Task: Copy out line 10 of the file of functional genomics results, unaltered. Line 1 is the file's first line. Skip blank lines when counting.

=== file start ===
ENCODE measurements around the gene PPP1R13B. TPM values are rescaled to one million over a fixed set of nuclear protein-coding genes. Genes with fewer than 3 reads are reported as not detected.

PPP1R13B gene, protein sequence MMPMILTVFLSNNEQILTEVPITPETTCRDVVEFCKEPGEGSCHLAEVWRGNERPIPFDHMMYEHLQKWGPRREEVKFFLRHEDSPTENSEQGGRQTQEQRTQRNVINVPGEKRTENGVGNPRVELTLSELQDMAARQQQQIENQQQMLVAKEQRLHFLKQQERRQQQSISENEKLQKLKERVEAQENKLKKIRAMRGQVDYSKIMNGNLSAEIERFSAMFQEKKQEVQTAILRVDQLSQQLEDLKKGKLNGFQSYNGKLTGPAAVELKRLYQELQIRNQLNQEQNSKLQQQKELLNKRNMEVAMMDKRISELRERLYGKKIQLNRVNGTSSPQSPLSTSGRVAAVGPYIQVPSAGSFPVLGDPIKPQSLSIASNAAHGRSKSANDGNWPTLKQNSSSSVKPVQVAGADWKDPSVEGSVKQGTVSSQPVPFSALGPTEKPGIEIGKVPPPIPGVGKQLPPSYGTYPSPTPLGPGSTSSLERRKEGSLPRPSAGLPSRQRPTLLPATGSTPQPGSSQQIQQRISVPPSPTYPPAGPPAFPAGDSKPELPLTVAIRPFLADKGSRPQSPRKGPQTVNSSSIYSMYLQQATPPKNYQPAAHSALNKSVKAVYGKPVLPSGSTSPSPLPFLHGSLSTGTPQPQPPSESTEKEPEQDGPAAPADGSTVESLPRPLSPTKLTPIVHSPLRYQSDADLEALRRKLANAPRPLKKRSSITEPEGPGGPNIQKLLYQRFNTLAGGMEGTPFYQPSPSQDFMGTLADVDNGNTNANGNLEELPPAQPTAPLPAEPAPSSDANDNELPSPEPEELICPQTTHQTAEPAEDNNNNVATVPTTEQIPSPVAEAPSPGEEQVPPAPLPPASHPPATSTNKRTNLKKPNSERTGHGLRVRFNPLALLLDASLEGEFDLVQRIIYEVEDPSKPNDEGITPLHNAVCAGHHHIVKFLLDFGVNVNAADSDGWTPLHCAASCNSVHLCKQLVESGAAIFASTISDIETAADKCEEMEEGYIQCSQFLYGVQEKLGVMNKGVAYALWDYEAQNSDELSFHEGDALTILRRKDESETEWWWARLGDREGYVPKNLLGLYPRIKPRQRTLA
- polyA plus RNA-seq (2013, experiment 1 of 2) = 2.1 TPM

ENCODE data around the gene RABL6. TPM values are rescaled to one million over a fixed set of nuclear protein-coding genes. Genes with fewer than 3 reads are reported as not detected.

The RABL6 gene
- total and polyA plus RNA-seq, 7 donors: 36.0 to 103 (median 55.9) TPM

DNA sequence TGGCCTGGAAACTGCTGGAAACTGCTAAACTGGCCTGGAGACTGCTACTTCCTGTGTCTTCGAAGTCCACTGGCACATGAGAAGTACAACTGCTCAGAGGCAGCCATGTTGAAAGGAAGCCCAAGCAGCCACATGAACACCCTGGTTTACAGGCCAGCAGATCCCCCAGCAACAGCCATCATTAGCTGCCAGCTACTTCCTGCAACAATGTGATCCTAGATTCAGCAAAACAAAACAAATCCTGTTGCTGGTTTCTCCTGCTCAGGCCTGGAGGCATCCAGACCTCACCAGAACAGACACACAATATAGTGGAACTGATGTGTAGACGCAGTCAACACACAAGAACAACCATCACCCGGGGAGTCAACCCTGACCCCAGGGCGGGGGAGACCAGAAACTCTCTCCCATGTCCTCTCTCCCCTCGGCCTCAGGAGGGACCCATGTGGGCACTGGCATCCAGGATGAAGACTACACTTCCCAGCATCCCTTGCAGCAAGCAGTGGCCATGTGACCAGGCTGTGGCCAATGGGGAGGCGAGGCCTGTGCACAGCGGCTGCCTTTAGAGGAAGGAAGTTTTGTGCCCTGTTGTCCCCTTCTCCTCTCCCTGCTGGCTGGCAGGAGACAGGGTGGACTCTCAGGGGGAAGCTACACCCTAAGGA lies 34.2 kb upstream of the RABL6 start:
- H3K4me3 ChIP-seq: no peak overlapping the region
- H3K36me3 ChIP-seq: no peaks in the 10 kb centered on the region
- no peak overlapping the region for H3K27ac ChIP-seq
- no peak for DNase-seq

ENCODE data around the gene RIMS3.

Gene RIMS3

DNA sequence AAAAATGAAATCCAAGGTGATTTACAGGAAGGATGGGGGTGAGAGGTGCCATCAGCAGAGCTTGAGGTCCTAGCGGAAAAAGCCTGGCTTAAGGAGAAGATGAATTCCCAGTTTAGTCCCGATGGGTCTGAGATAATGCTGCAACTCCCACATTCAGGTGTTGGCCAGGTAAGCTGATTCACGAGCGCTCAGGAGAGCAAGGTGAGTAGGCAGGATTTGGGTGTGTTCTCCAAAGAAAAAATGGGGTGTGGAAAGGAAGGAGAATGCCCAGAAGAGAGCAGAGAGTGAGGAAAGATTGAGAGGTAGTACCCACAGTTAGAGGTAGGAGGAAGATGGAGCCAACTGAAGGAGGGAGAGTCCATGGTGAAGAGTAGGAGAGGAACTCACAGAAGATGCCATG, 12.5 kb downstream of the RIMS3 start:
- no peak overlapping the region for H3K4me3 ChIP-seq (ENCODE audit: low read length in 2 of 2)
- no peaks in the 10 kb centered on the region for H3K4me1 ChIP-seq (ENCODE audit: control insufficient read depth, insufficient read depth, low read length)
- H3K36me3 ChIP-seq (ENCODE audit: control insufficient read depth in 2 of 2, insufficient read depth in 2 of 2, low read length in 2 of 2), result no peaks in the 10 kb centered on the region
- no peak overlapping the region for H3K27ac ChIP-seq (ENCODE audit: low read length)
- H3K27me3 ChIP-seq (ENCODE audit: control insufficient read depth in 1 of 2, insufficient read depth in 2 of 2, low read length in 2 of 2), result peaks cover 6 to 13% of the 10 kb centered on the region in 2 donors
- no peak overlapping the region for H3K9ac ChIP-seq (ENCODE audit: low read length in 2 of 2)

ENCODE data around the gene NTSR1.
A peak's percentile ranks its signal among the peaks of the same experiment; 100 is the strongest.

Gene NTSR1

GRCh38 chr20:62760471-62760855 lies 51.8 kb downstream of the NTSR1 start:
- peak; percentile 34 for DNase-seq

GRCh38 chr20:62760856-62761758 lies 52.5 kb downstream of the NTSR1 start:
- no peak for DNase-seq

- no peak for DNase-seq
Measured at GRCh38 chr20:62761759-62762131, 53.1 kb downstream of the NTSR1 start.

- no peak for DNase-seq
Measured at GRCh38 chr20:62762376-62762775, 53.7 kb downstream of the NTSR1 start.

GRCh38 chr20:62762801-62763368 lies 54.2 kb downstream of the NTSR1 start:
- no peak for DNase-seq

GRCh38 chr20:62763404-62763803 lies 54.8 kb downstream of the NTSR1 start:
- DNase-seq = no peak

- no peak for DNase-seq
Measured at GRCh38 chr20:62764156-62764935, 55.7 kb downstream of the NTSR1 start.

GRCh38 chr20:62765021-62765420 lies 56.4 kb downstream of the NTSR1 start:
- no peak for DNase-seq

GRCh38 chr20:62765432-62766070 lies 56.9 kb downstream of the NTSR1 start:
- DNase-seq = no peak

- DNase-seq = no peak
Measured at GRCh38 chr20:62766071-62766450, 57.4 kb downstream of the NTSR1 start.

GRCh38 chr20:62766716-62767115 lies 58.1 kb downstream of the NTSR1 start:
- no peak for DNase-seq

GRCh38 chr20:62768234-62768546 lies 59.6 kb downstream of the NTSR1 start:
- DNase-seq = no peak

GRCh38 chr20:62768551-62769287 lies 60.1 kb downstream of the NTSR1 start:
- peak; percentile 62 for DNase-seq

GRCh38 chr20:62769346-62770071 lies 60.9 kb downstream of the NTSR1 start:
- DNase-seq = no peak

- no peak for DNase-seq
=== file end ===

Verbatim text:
- no peak overlapping the region for H3K27ac ChIP-seq